The Boardwalk resides to the rear on Deck 6, which also hosts a Johnny Rockets; antique carousel; Starbucks; Sabor for Mexican fare and tequilas; the Dog House for hotdogs, bratwursts, and fries; the Luckey Climber play area for adventurous children (with lots of safety nets); an arcade, and a couple of retail stores. Step inside from the Boardwalk and you’ll find one of our favorite watering holes on any Royal Caribbean ship, Schooner Bar, which overlooks the Royal Promenade on Deck 5.
On most Royal Caribbeans ships the Royal Promenade is the heart of social gathering and places to hang out. And while Central Park gives the promenade on Oasis Class ships a run for this title, the Royal Promenade on the Harmony still comes out on top. Here, from the bow, you can see Boleros Latin Club and the shore excursions desks:
Here you can get pizza by the slice or order a whole pizza to share at Sorrento’s:
And then there’s the sportscar/racing themed Boot & Bonnet Pub with both “indoor” and “outdoor” seating for some liquid refreshments:
Speaking of sportscars, all Royal Caribbean ships have in their respective Royal Promenades a classic automobile over which you may drool. Harmony has one of my all-time favorites, a Jaguar XK120, and it appears to me that it’s an early production example — probably from around 1949-1950:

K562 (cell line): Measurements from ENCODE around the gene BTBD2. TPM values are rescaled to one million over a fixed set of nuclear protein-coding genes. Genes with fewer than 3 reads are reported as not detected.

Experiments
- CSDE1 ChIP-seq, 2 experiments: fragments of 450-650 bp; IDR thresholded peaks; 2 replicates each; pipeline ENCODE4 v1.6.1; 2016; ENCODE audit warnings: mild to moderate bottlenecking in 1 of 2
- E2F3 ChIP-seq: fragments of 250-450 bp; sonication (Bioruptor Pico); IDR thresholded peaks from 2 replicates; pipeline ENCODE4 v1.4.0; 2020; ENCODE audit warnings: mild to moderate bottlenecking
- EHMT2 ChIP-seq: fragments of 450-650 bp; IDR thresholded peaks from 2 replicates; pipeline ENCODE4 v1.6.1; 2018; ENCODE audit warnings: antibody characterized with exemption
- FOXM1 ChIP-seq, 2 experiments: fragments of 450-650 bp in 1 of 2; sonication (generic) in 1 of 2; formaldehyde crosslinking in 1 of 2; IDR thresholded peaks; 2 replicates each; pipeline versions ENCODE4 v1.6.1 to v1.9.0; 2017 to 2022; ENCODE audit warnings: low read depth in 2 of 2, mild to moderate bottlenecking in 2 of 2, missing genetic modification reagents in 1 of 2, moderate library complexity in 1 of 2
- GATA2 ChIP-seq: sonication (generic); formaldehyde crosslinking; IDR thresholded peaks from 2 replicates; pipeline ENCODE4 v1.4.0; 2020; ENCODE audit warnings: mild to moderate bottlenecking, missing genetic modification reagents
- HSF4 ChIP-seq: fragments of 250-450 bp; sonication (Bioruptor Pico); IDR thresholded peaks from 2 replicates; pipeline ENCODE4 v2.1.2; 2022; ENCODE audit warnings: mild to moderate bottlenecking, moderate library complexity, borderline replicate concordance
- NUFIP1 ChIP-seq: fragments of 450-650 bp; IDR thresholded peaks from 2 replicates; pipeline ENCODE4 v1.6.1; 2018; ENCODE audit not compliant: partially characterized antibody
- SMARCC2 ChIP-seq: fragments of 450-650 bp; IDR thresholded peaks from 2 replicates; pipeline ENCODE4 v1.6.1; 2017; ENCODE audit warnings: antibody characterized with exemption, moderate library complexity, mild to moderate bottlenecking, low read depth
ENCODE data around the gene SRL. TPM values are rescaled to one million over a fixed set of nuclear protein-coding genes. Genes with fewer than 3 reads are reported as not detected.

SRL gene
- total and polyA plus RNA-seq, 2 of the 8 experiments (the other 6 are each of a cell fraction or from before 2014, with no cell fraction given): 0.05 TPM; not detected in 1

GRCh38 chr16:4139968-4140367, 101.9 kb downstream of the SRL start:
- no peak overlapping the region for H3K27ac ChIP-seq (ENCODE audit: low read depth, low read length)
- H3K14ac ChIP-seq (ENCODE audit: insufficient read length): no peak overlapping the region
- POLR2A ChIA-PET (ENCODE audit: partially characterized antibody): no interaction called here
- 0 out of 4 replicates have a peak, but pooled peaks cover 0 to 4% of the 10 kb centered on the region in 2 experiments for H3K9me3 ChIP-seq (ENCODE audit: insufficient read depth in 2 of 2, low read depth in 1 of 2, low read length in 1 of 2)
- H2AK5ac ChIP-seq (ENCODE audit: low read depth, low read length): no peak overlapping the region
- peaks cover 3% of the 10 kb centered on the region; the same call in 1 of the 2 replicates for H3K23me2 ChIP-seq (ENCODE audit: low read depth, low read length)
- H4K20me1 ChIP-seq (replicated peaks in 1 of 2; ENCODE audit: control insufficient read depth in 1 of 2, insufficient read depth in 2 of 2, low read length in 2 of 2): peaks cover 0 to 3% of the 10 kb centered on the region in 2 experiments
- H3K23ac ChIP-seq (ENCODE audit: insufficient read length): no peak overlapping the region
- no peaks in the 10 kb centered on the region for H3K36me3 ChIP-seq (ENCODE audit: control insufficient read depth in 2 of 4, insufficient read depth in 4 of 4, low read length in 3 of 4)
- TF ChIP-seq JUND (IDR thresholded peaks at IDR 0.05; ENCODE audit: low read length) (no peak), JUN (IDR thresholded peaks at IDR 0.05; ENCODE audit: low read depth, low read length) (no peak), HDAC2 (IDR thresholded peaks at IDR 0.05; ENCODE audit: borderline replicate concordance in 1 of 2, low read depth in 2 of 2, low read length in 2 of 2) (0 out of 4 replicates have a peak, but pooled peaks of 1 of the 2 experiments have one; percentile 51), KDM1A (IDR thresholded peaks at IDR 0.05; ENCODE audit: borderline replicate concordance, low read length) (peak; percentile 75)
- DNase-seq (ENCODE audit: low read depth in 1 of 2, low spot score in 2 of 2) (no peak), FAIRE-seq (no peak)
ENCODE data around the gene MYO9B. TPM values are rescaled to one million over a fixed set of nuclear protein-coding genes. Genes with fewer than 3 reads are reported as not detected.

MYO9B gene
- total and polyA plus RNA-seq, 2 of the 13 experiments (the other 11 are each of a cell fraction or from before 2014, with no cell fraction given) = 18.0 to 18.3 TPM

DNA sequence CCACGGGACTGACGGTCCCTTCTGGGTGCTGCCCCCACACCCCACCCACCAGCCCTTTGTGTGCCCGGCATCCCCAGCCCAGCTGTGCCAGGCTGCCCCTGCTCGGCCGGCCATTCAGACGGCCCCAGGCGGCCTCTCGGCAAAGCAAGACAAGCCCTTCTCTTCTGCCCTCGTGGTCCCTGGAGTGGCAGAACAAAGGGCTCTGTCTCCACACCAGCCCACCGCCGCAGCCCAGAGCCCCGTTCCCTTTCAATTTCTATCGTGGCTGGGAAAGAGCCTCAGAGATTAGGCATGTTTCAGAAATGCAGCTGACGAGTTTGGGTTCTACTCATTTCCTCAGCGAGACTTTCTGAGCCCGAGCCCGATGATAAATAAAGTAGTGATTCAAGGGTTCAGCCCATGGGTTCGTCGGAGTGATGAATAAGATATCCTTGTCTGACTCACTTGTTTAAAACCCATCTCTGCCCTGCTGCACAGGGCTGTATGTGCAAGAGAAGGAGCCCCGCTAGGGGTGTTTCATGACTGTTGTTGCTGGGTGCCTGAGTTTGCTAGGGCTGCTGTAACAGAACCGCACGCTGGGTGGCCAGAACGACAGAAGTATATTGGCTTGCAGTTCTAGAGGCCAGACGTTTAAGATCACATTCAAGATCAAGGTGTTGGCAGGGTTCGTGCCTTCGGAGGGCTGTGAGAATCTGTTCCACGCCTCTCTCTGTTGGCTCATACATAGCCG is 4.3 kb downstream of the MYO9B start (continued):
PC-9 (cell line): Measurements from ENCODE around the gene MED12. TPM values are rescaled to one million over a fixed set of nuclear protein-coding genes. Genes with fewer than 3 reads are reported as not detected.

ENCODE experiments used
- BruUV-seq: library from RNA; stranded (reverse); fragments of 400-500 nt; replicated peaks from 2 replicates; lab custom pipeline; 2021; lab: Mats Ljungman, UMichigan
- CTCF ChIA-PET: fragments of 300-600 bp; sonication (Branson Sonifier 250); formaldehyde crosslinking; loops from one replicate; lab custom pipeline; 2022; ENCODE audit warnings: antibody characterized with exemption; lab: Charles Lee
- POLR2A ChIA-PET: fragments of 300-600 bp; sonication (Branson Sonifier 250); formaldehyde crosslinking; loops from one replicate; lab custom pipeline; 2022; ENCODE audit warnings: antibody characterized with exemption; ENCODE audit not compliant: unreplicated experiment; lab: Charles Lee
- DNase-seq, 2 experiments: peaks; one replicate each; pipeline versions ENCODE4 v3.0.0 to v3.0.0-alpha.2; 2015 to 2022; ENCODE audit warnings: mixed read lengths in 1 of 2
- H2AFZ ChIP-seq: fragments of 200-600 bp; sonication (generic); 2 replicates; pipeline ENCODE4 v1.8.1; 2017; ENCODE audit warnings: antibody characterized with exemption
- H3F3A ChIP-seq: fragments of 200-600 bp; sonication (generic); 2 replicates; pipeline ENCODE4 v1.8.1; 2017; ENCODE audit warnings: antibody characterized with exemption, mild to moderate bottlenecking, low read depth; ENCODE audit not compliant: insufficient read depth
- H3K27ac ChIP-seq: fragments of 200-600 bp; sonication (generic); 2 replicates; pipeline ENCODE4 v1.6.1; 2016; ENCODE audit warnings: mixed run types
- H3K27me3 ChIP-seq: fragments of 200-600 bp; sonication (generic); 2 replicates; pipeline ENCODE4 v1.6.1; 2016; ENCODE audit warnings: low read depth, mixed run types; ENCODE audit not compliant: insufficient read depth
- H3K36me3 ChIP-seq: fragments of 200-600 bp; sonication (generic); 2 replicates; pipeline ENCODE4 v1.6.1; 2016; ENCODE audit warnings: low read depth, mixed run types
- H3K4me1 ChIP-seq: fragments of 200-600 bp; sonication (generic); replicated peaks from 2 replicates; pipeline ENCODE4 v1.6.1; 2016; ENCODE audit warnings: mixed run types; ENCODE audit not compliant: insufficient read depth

Well, time for dinner. And upscale dining on Harmony of the Seas means going up to Central Park. Here you’ll find Vintages wine bar, Jamie’s (as in Jamie Oliver) Italian, Chops Grille steakhouse (a staple of all Royal Caribbean ships), and 150 Central Park. I’m going to apologize right now, because I neglected to take my camera for by far the best meal we had, which was at 150 Central Park. So, instead, I’m going to review the second best meal of the voyage — Jamie’s Italian. After that I’ll give you a brief description of our meal at 150 Central Park, and what made that dining venue so fantastic.
Now for restaurant reviews: Ursula and I were first introduced to a Jamie’s Italian during our back-to-back Alaska cruises beginning in late November (first of that series at: Cruising in the Age of Covid-19 — Part 1). We had no real interest in going to Jamie’s, but we ran into an old friend working aboard Royal Caribbean’s Ovation of the Seas. That person is Slavio Correia, who handles Park West Gallery auction events on various cruises. We’ve knows Slavio for many years, and it was wonderful running into him again. At any rate, Slavio insisted upon taking us to dinner at the Jamie’s Italian on Ovation, which is his favorite dining venue, so we were ready to try it again on Harmony.